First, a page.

Likewise, near the inlet of the selector there is a small lever whose free end remains in correspondence with a diode whose beam of light interferes, in such a way that once the coin has entered into the selector, although it is validated it is not received and accounted for until said lever returns to its inoperative position and the beam is again interfered with, thus avoiding the inserted coin from being accounted for although it is tied to a string and subsequently removed without having been received by the selector.
In order to complement the description that is going to be made hereinafter and for the purpose of providing a better understanding of its features, the present specification is accompanied by a set of drawings in whose figures the most significant details of the invention are represented in an illustrative and non-restrictive manner.
FIG. 1--It shows a view of the selector according to the front area where the coins pass, showing the pair of levers of the mechanical device, as well as the ferrite in whose mechanical field one of the ferromagnetic elements (levers) penetrates and the lever close to the inlet of the coins whose free end interferes with the beam emitted by the diode.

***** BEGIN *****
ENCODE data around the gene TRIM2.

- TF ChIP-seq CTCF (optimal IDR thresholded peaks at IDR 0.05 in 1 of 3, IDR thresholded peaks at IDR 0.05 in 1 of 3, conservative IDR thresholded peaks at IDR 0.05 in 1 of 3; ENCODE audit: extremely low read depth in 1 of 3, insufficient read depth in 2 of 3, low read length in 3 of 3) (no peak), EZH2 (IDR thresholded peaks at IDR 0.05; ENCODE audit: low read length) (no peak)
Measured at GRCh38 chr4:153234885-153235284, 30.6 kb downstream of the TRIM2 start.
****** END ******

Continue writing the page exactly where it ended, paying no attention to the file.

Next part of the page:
FIG. 2--It shows a view of the selector according to the view of the above figure, both levers being turned, as well as the lever close to the inlet base of the selector.
FIG. 3--It shows a raised side view of the selector in which one observes the emitter and the detector of the beam of light of the diode, between which there is the free end of the lever close to the inlet of the selector, interferring with said beam and the ferrite in whose magnetic field the ferromagnetic element penetrates.
FIG. 4--It shows a view of the electronic diagram to determine the weight of the coin in combination with the mechanical levers device.
In view of the cited figures and in accordance with the numbering used, we can see how the selector (1) is provided with a pair of levers (2) and (3) that form the mechanical device, which are rotatable with regard to shafts (4) and (5) respectively. Both levers (2) and (3) remain overlapped in such a way that the lever (3) has in its top part an orthogonal projection (6) upon which the free end of the lever (2) rests in the inoperative position.